Are save the dates necessary?
Save the dates are not necessary for local weddings or ones that are planned quickly. If you’re planning your wedding in less than six months you can skip the save the dates. They are necessary for out of town or destination weddings, which require guests book travel and hotel stays.
If you want your guests to book flights, drive a long distance, or take off from work, you should send out save the dates as soon as you have a date and venue booked. This will give guests time to plan and save up money to travel.
You may also want to send save the dates for weddings that occur over holiday weekends or on weekdays that require your guests to take time off from work. Both of these require that same advanced notice for planning.
If you’re planning a wedding in less than six months, skip the save the dates. You can go straight to the invitations and send them out as soon as you’re able to. If you’re planning a wedding on a tight timeline, I have other tips for you on when to send everything out:
Can you ask for RSVPs on a Save The Date?
You shouldn’t ask for RSVPs when sending out save the dates. The purpose of a save the date is not to collect information about guests. Typically, save the dates are sent out too far in advance for people to reliably commit to attendance.
Some people may choose to tell you when they receive a save the date that they can or can’t make it based on the date or location of the event. If someone tells you that they can’t make it, then you can cross them off of your list for invitations and guest count. You can send them an invite anyway for formality’s sake but it’s not necessary.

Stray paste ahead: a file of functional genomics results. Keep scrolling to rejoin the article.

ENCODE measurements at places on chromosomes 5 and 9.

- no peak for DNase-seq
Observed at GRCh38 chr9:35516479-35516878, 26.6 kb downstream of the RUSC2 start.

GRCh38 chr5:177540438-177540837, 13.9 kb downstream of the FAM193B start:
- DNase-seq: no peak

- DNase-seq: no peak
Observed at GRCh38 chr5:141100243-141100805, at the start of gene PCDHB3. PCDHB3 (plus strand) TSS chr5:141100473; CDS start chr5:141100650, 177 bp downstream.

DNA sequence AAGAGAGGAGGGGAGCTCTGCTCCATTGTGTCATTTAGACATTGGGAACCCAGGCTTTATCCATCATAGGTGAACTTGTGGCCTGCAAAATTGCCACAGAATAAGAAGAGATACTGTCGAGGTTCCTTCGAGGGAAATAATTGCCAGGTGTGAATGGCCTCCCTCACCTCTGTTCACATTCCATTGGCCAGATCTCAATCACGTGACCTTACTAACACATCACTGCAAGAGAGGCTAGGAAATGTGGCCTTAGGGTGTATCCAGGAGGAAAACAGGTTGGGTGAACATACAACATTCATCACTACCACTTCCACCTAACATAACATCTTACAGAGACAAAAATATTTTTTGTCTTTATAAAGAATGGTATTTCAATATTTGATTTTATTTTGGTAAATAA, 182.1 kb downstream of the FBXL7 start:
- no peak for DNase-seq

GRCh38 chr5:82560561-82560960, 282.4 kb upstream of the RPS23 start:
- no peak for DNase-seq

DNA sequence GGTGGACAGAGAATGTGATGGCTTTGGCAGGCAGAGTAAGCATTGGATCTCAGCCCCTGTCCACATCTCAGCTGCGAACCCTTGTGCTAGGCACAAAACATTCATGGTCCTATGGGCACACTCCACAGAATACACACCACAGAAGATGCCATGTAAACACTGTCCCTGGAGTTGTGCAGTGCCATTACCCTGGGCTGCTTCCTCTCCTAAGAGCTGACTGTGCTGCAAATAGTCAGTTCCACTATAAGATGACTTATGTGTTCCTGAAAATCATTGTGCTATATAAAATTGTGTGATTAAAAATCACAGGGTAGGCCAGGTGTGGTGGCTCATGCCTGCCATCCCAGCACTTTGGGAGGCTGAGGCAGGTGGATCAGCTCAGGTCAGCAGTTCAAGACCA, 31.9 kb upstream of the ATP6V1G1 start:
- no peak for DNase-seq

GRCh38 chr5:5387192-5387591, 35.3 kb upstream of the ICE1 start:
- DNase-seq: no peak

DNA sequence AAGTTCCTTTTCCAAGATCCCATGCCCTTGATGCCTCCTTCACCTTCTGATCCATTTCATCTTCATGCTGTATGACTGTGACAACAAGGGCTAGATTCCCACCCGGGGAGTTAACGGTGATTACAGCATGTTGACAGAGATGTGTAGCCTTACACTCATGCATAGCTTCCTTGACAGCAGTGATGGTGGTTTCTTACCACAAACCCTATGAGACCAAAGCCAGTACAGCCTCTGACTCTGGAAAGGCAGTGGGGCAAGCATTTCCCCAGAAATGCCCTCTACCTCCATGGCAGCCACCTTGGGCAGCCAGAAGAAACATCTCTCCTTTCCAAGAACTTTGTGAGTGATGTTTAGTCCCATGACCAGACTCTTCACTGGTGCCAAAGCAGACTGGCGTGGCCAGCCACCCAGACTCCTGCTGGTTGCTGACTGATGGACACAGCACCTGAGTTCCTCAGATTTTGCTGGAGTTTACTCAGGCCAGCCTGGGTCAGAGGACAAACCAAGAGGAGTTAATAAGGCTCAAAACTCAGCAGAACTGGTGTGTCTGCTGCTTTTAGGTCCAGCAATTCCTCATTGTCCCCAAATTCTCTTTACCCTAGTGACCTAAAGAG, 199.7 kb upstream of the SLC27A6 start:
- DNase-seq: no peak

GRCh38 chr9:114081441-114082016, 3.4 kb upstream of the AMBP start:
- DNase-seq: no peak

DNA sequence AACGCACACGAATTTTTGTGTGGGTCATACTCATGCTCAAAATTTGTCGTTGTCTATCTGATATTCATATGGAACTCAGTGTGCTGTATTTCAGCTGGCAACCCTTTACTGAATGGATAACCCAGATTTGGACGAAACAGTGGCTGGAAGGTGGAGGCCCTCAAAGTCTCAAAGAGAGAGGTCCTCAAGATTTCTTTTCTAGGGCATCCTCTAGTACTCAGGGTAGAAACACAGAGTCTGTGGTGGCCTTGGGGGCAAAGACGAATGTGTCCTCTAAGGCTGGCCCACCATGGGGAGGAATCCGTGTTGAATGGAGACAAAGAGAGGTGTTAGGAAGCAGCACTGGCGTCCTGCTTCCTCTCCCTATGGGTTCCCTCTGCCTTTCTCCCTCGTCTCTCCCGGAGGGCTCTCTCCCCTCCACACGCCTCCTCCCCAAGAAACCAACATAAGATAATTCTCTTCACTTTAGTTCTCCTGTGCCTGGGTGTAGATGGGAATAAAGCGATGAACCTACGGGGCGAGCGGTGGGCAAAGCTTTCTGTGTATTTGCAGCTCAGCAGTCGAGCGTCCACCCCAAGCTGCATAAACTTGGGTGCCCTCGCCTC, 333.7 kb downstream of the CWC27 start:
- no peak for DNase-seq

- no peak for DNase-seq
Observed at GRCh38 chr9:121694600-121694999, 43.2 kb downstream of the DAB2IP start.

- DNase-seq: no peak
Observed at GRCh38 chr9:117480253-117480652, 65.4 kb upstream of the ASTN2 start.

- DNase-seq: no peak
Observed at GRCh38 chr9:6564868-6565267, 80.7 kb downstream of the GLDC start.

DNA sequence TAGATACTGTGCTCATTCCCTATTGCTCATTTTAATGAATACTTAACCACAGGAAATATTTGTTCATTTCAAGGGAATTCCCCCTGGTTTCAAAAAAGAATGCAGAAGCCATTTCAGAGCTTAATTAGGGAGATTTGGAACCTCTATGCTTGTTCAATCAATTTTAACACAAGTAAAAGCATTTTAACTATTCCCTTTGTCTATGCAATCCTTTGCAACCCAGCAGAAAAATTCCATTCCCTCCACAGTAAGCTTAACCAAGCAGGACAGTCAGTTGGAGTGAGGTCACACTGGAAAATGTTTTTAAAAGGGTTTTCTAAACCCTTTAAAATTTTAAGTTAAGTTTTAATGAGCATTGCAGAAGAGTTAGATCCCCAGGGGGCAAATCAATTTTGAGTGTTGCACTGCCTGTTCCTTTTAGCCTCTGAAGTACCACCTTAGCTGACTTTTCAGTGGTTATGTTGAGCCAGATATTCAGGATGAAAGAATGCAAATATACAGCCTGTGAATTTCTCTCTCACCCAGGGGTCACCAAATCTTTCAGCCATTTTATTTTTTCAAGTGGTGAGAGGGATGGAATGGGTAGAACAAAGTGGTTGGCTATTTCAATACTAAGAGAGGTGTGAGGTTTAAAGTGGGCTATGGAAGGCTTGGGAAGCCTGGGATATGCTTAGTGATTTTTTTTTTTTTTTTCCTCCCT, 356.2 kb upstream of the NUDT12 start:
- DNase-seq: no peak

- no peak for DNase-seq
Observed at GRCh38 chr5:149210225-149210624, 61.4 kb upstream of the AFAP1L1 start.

If someone does tell you they are coming, they still need to formally RSVP when invitations go out for them to be counted as a guest. You may need to remind some of your guests that they need to formally reply when the time comes.
Can I send digital save the dates and paper wedding invitations?
Many couples looking to save money on wedding stationery ask if it’s okay to mix and match digital save the dates with paper invitations. It’s completely acceptable to send out a digital save the date then follow it up with a formal paper invitation. You can also mix in online RSVPs instead of mail-back ones.
Here are some additional ways to save money on your wedding invitations.
Where to find the best save the dates
One of my favorite tips to cut down on costs is to use an affordable wedding stationery option. Zazzle has some of the best quality and beautiful designs for the price. You can check out my favorite styles on Zazzle here. And don’t forget to check out my review of Zazzle to see why I recommend them.
Not sure how much you can afford to spend on save the dates?
You can check out my free budget guide if you sign up for my newsletter. It automatically calculates what you should spend where based on your budget and guest count and helps you stay on track. It’s like the fairy godmother of numbers.